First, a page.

Review: Finding Bigfoot

As many of you may know, there is a new show on Animal Planet called ‘Finding Bigfoot’.

Headed by Matt Moneymaker of the BFRO, a team of Bigfoot hunters travel throughout North America investigating sightings and of course searching for the elusive and enigmatic creature.

The four members of the team are as follows:

Matt Moneymaker – Bigfoot Researcher, Leader and Founder of the Bigfoot Field Researchers Organization
Cliff Barackman – Musician, Teacher, Bigfoot Researcher and Founder of the site: North American Bigfoot
James “Bobo” Fay (Jim “Bobo” McCoy) – Roustabout, TV Producer and of course Bigfoot Researcher
Ranae Holland – Biologist, Open Minded Bigfoot Skeptic

‘Finding Bigfoot’ follows a simple but effective premise. In each episode they travel to different North American locales to investigate a well known Bigfoot video, picture or story.

1. They first attempt to reenact the scene of the incident.
2. Do a little scouting around.
3. Then a town hall meeting to acquire locations to investigate.
4. They choose the 3 most impressive stories from the crowd.
5. Then it’s out to each location with the story tellers and discuss their experience.
6. They do their big night surveillance which is typically in an area triangulated from the 3 stories.
7. Finally, they gather evidence, say the word ‘squatch 2 or 300 times and claim there is in fact a ‘squatch in the area.

When I watched the first episode of ‘Finding Bigfoot’ I expected to be disappointed and it wasn’t long before I was.

This first show was shot in Georgia and centered around a video from a police cruiser:

Here the team attempt to recreate the sighting:

During the night research in this episode, things seemed to be going along well when suddenly Matt catches a glimpse of movement and takes of into the darkness like a madman. If the team was trying to look unprofessional they certainly succeeded here. Actually I shouldn’t fault the rest of the team for something their “Leader” had done. In fact they confronted him over it and he responded much in the way a spoiled child would.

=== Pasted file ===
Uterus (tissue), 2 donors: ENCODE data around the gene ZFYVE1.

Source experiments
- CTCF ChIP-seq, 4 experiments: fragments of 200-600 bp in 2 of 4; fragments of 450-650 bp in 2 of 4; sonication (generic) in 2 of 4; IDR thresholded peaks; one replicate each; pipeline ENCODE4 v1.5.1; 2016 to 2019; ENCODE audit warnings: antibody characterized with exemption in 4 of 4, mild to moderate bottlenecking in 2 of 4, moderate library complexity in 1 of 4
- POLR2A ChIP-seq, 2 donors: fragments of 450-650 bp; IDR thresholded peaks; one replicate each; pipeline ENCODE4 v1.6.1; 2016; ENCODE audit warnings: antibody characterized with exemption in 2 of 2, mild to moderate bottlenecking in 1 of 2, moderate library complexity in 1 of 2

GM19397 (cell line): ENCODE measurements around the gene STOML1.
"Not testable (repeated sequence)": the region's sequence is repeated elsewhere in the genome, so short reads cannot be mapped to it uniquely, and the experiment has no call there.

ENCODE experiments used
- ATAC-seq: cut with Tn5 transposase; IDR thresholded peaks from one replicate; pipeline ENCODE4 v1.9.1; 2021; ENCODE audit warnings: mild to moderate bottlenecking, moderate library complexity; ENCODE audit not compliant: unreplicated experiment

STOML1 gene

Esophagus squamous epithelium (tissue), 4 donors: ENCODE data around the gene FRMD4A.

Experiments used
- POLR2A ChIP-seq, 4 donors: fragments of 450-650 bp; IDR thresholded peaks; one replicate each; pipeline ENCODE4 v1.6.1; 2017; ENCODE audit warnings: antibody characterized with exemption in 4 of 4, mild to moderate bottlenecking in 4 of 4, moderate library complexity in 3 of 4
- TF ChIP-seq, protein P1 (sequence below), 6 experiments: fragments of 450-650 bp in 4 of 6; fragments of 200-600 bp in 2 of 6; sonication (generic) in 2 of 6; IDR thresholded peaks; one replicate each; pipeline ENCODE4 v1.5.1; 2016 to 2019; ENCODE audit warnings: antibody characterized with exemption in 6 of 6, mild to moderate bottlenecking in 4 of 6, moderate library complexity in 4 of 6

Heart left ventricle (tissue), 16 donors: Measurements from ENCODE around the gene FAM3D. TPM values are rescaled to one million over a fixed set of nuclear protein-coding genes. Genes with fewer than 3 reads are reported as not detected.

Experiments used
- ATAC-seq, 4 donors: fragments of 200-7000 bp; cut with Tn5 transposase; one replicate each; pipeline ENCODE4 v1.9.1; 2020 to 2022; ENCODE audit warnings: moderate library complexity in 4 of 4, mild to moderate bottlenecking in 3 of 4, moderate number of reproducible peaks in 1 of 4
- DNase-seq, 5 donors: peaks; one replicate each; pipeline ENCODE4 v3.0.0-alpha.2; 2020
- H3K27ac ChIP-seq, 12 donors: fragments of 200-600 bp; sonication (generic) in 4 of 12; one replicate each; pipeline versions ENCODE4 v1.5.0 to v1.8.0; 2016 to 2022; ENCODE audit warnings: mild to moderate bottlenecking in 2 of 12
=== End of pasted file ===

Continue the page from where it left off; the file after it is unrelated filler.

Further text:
So far there have been 3 episodes and as much as I want to cast aspersions, I have to say the show isn’t all that terrible. Although there are a few things to point out that have me in question mode. Actually the first just has me in irritation mode.

Apparently the group likes to use the abbreviation ‘sqhatch as well as variations such as ‘squatchy, IE: “That area looks pretty ‘squatchy to me!” I wouldn’t mind it so much but they use these terms ad nauseam. Why can’t they just say Bigfoot or Sasquatch like the rest of us? Is it really that difficult to say the entire word?

Another issue is Moneymaker himself who seems at times a tyrant. You get that; I’m in charge so don’t cross me feeling quite often from him. At one point in an episode of the show he tells his partner on a stakeout to radio the other group and tell them to do a “call”, meaning make a loud howling Bigfoot sound. Just as the radio is clicked Matt says “be quiet” and then in a venomous tone he backs that with “ABORT”. I’ve now given you a couple of examples of Mr. Moneymakers unprofessional demeanor but he really tops himself when he claims that “he” was the first to discover “tree knocking”. This is a practice by which Bigfoots allegedly communicate with one and other. The fact is that tree knocking has been associated with Bigfoot since the 60s or possibly even earlier.